Shamley Green Rally, near Wonersh in Surrey. 3rd September

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The postcode for tomorrow’s Shamley Green dig is
GU5 0TL. Hope its as productive as today’s dig at Chalfont. St. Peter.
Drive safely everyone and remember to take a packed lunch and a drink.

This dig will take place on 110 acres of pasture within the area of Lords Hill Common near Worsham. Our postcode takes us within 1.7 miles, by road, of this location.

The area we are advised is close to Shamley Green.


There’s a lot of history attached to this area as you can see below!

State records show the name as Wonherche, (14th century); Ognersh and Ignersh, (16th and 17th centuries). The form Woghenersh, in a Charter roll of 1305, indicates the (Old English) formation (aet) wogan ersce, ‘at the crooked field’.

Pre Roman settlement
Finds have been found in the hamlet and forest of Blackheath of mesolithic (Stone Age) flint implements and near Chinthurst Hill.

Dark and Middle Ages
Based on foundations and core of the church, a settlement has existed in Wonersh village centre since Anglo-Saxon times.

An ilex (holly) tree stood in the garden of Green Place and estimates of its age ranged up to 1200 years. This certainly appears to support the existent of an ancient settlement in the area, as the ilex is not an indigenous species.

Wonersh is not named in the Domesday Book. All the six manors: Tangley or Great Tangley; Little Tangley; Halldish; Losterford/Lostiford above the intact mill and mill house by the village; Rowleys and; Chinthurst (partly in Shalford) were later built on lands then in Bramley and Shalford. Great Tangley Manor in 1582 became the residence of John and Lettice Carrill and descended to their grandson John Carrill (d. 1656) and his widow Hester, who secondly married Sir Francis Duncombe.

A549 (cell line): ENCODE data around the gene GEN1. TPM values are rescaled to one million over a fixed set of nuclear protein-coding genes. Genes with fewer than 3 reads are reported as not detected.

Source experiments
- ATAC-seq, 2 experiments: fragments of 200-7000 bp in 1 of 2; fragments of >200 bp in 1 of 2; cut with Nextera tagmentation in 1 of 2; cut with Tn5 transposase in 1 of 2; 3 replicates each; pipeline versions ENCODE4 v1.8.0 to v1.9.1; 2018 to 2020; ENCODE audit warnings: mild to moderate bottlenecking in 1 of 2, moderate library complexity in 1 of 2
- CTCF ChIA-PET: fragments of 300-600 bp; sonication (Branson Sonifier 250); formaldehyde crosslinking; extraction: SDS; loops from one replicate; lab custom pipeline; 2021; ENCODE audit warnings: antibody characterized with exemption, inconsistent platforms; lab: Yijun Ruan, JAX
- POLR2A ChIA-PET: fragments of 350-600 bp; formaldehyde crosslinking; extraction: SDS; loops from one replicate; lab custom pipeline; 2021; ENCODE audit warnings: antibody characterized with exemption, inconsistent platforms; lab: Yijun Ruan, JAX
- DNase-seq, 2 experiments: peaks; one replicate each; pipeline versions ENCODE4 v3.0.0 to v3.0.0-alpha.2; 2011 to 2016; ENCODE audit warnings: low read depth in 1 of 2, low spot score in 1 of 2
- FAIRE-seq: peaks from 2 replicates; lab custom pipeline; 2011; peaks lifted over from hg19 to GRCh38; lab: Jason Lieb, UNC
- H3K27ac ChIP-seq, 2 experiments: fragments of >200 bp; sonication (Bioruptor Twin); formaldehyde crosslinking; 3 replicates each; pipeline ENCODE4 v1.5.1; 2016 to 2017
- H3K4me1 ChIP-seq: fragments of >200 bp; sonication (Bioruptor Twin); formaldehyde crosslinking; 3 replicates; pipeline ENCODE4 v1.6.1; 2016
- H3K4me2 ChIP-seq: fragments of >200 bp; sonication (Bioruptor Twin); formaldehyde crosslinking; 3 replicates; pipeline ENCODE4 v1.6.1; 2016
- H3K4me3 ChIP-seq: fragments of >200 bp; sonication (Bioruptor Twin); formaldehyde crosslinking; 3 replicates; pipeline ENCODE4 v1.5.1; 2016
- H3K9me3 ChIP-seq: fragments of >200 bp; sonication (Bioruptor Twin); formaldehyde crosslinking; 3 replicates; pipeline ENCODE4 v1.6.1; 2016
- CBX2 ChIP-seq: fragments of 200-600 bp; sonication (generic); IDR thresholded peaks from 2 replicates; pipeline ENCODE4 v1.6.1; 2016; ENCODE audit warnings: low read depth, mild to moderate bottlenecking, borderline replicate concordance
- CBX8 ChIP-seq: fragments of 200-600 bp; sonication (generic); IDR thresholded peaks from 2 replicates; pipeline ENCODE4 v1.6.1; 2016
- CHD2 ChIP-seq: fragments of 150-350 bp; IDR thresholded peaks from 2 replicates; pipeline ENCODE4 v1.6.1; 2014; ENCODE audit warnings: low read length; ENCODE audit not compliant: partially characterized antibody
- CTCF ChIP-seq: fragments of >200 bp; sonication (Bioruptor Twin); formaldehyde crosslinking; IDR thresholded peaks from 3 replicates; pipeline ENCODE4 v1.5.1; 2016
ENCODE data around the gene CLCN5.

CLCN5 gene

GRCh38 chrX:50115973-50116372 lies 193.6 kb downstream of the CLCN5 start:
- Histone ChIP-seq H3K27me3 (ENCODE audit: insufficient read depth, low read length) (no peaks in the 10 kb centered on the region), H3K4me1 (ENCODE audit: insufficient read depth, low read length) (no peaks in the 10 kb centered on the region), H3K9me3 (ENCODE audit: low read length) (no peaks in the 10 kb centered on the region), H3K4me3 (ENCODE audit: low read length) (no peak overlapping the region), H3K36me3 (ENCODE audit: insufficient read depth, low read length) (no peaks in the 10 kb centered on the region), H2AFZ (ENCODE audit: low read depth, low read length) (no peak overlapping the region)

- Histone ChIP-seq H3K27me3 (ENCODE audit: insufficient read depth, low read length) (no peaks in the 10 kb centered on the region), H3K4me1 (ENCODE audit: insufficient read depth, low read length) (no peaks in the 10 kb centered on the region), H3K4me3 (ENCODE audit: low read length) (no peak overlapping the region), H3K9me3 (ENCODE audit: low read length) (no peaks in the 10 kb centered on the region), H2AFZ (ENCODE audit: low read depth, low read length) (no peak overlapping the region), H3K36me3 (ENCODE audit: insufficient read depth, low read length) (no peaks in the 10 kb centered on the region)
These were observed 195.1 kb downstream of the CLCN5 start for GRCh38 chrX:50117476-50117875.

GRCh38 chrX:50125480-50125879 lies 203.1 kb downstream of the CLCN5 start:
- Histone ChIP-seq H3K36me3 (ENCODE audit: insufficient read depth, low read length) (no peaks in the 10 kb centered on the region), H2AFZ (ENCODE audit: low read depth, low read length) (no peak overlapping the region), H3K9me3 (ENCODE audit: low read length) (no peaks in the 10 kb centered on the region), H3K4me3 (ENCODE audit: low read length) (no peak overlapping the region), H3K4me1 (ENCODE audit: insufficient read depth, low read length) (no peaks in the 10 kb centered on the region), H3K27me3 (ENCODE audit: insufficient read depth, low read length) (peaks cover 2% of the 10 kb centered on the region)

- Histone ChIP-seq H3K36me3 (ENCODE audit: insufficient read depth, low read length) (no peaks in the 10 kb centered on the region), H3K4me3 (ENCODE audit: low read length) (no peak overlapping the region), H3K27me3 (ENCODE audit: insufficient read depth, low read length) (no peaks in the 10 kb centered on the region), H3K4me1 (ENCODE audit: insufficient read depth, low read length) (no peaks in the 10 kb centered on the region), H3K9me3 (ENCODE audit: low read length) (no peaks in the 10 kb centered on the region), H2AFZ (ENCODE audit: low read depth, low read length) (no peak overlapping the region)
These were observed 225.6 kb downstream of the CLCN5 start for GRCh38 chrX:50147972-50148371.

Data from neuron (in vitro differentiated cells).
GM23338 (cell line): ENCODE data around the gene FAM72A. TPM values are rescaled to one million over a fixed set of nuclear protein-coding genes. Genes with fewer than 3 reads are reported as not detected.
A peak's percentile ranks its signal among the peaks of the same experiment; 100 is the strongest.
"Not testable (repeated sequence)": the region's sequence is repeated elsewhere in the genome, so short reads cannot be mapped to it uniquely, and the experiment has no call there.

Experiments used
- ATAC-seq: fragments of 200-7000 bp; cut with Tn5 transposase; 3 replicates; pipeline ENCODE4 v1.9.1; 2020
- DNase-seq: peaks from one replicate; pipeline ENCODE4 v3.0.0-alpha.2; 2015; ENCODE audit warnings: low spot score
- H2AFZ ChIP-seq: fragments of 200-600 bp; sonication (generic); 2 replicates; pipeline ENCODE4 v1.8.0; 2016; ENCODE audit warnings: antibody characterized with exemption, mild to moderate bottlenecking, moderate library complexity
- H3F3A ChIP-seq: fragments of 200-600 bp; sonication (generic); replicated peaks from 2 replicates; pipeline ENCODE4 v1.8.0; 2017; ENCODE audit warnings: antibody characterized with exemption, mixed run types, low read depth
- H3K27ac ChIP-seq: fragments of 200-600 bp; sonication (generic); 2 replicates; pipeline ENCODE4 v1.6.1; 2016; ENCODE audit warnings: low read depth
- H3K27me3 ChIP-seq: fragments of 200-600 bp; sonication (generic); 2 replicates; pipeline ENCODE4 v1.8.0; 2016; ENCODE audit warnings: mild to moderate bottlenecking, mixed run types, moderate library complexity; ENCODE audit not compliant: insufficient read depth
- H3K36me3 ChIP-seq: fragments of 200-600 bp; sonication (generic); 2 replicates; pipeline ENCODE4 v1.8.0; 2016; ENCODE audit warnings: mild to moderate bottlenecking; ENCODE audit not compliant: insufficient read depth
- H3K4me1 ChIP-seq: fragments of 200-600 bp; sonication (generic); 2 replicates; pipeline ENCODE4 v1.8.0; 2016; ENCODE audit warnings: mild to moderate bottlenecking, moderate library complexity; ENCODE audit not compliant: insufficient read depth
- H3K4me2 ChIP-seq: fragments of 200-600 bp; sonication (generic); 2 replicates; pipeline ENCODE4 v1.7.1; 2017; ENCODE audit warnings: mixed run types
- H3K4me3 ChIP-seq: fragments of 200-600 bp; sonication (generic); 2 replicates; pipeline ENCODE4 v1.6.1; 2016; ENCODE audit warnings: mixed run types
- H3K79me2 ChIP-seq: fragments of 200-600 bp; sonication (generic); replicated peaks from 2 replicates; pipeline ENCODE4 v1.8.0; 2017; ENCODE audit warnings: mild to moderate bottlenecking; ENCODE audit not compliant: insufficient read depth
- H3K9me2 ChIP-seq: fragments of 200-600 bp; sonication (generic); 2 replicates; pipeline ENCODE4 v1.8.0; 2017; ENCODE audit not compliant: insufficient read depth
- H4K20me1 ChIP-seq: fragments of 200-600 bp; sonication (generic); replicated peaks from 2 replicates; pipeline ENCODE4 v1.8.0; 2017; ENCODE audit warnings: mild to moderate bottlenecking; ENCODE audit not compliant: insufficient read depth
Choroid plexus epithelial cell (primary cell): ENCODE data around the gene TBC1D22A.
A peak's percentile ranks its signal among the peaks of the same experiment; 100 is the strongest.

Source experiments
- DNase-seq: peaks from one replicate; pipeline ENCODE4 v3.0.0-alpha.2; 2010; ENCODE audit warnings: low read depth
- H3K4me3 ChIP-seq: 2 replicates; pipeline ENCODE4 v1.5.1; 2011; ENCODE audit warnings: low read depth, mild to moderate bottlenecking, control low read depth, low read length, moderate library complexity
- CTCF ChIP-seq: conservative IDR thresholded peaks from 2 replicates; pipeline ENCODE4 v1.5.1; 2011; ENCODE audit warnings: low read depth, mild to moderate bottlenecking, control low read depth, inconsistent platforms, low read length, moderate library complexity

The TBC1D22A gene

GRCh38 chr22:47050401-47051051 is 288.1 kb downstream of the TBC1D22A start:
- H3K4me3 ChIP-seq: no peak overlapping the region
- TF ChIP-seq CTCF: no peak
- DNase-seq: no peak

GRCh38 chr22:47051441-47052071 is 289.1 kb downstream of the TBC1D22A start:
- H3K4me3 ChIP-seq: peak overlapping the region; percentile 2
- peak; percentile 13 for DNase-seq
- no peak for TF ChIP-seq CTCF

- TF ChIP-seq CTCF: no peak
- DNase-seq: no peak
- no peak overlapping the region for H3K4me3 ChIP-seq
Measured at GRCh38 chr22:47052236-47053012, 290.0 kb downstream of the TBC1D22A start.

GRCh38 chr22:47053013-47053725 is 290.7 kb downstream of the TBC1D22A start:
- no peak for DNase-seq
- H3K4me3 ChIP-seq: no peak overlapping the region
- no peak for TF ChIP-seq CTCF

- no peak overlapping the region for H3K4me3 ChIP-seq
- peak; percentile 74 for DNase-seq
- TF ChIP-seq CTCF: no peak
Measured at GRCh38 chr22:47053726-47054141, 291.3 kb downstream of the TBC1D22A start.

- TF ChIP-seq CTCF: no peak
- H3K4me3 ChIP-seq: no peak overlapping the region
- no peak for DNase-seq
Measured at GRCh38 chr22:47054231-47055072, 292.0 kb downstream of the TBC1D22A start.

The church of Wonersh was formerly a chapel (of Shalford), and as such the advowson (right to appoint the vicar) was in the presentation of the King who later transferred it to St Mary without Bishopsgate in London; after this it was held by a line of nobles until bought in the 19th century by the lord of the manor.

Please register below if you wish to attend. The event will take place at 08:30 after a short briefing.



  1. Profile photo of Graham Turner

    Graham Turner


    Just a little more info on the Shamley Green Dig. Just a few miles south west of shamley is the small village of Hascomb with its Hill Fort and about the same distance to the East is another Hill Fort on Holmbury Hill. There are a few roman villas not to far away and there is a connection with the old roman road, Stain Street to the south. Also to the north is the City of Guildford with its Norman Castle.Happy Hunting Guys.

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